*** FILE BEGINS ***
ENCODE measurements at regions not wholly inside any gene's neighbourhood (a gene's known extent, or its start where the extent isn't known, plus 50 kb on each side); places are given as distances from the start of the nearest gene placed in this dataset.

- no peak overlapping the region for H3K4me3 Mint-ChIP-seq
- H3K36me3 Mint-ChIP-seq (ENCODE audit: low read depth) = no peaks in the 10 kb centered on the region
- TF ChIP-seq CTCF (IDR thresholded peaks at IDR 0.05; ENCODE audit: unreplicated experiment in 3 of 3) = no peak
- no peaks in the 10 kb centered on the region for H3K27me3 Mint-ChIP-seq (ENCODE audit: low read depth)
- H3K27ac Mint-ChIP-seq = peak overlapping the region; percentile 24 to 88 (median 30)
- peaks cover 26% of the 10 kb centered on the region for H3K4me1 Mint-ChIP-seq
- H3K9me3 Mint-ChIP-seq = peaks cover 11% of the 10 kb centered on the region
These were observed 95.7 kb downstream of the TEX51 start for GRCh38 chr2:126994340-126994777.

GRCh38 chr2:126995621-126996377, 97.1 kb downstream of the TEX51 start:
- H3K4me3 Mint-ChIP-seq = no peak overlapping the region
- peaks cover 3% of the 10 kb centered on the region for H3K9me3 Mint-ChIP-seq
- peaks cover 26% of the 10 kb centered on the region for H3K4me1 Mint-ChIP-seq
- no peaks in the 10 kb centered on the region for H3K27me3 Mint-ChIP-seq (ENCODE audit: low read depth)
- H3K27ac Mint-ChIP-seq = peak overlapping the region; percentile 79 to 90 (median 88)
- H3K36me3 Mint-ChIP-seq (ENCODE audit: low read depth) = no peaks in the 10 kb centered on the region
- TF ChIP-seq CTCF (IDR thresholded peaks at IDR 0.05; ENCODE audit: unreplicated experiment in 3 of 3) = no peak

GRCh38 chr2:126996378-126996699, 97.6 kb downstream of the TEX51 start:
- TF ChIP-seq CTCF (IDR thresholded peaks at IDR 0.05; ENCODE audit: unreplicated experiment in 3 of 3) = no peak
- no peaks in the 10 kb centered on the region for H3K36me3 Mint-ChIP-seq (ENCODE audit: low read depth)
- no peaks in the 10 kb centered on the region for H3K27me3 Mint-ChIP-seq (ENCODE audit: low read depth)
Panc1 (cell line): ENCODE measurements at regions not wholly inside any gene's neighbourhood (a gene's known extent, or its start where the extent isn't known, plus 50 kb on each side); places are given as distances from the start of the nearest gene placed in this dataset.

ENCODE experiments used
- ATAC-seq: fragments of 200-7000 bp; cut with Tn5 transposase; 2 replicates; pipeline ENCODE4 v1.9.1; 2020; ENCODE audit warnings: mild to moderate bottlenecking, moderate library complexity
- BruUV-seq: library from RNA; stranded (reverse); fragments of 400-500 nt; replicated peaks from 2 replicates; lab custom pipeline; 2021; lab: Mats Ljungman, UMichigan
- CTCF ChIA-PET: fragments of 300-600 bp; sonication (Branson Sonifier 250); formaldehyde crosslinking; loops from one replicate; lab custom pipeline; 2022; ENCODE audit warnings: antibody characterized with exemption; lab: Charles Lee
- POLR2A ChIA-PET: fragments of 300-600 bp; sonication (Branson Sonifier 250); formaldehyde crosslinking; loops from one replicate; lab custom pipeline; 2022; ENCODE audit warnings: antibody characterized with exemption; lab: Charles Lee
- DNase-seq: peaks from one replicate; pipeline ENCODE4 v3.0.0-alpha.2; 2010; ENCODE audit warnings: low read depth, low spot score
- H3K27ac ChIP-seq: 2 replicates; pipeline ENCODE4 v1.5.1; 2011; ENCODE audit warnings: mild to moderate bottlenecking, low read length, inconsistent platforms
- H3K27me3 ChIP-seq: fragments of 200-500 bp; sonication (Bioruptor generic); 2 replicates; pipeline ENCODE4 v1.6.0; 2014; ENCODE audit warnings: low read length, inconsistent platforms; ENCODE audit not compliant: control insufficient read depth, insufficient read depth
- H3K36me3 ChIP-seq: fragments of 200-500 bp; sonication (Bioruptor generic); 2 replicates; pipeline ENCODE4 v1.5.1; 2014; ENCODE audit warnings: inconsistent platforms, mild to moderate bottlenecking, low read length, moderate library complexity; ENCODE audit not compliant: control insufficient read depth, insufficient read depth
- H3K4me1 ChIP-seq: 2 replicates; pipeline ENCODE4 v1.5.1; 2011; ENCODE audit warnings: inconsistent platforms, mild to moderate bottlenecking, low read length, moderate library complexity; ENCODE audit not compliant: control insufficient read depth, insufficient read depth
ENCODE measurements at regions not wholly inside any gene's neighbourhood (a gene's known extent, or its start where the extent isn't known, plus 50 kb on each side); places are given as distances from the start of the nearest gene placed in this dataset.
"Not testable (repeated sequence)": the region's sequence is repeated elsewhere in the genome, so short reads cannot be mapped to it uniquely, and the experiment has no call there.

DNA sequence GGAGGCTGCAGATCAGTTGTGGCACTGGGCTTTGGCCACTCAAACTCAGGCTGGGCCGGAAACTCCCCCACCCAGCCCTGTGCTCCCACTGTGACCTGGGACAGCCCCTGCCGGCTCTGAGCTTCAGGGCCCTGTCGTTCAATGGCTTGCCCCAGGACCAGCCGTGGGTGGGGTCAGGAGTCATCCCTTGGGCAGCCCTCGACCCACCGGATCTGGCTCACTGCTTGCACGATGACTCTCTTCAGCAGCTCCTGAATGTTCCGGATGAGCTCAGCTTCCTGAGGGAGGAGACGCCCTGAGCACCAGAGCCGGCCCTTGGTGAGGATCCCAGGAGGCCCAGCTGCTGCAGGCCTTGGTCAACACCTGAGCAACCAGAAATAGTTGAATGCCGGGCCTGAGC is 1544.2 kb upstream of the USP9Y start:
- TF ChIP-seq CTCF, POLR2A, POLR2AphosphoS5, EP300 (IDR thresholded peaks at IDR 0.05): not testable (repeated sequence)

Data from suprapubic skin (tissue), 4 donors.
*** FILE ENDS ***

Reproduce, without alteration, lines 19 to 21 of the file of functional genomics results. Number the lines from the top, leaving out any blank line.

- TF ChIP-seq CTCF (IDR thresholded peaks at IDR 0.05; ENCODE audit: unreplicated experiment in 3 of 3) = no peak
- no peaks in the 10 kb centered on the region for H3K36me3 Mint-ChIP-seq (ENCODE audit: low read depth)
- no peaks in the 10 kb centered on the region for H3K27me3 Mint-ChIP-seq (ENCODE audit: low read depth)